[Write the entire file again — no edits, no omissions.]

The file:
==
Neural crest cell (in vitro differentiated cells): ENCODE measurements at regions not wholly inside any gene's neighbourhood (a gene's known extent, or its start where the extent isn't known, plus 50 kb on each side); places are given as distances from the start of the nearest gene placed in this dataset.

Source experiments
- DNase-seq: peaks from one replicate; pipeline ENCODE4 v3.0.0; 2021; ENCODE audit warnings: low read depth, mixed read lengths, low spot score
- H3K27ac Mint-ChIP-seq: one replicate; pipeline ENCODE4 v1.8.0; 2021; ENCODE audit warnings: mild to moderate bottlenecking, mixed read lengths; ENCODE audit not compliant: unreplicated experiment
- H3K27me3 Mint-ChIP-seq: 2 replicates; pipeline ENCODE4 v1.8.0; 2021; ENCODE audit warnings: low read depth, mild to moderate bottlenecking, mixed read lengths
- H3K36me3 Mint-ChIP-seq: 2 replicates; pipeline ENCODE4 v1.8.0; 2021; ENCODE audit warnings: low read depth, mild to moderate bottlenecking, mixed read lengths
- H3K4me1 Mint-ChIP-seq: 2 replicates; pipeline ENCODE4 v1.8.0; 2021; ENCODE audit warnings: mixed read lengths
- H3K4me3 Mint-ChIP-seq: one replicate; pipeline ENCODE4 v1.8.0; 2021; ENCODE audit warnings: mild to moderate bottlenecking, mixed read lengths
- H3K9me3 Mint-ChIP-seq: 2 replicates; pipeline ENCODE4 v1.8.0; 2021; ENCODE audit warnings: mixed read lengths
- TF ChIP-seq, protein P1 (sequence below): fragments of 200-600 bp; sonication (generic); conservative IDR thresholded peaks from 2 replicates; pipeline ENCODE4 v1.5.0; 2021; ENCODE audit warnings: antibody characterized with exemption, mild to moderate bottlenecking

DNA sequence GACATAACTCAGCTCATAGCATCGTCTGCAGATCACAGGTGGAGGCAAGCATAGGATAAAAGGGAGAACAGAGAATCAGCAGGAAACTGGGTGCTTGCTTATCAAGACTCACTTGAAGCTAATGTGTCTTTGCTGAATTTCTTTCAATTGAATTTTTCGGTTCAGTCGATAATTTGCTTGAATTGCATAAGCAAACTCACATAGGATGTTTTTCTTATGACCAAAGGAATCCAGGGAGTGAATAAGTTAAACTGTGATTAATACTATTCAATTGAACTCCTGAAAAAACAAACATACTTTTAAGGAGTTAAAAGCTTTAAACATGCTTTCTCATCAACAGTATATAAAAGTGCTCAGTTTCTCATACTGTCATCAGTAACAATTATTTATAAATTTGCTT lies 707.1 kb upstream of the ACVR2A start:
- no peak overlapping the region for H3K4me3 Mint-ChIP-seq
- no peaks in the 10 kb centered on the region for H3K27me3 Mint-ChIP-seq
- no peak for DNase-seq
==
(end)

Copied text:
Neural crest cell (in vitro differentiated cells): ENCODE measurements at regions not wholly inside any gene's neighbourhood (a gene's known extent, or its start where the extent isn't known, plus 50 kb on each side); places are given as distances from the start of the nearest gene placed in this dataset.

Source experiments
- DNase-seq: peaks from one replicate; pipeline ENCODE4 v3.0.0; 2021; ENCODE audit warnings: low read depth, mixed read lengths, low spot score
- H3K27ac Mint-ChIP-seq: one replicate; pipeline ENCODE4 v1.8.0; 2021; ENCODE audit warnings: mild to moderate bottlenecking, mixed read lengths; ENCODE audit not compliant: unreplicated experiment
- H3K27me3 Mint-ChIP-seq: 2 replicates; pipeline ENCODE4 v1.8.0; 2021; ENCODE audit warnings: low read depth, mild to moderate bottlenecking, mixed read lengths
- H3K36me3 Mint-ChIP-seq: 2 replicates; pipeline ENCODE4 v1.8.0; 2021; ENCODE audit warnings: low read depth, mild to moderate bottlenecking, mixed read lengths
- H3K4me1 Mint-ChIP-seq: 2 replicates; pipeline ENCODE4 v1.8.0; 2021; ENCODE audit warnings: mixed read lengths
- H3K4me3 Mint-ChIP-seq: one replicate; pipeline ENCODE4 v1.8.0; 2021; ENCODE audit warnings: mild to moderate bottlenecking, mixed read lengths
- H3K9me3 Mint-ChIP-seq: 2 replicates; pipeline ENCODE4 v1.8.0; 2021; ENCODE audit warnings: mixed read lengths
- TF ChIP-seq, protein P1 (sequence below): fragments of 200-600 bp; sonication (generic); conservative IDR thresholded peaks from 2 replicates; pipeline ENCODE4 v1.5.0; 2021; ENCODE audit warnings: antibody characterized with exemption, mild to moderate bottlenecking

DNA sequence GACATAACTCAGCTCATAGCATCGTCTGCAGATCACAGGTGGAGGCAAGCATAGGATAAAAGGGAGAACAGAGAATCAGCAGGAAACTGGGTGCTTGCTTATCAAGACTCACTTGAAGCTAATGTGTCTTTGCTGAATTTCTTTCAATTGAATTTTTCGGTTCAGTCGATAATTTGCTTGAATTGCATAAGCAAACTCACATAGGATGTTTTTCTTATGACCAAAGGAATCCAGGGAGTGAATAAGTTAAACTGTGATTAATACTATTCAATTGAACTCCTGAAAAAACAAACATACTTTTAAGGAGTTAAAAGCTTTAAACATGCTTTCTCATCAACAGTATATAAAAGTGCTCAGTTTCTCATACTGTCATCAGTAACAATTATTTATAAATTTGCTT lies 707.1 kb upstream of the ACVR2A start:
- no peak overlapping the region for H3K4me3 Mint-ChIP-seq
- no peaks in the 10 kb centered on the region for H3K27me3 Mint-ChIP-seq
- no peak for DNase-seq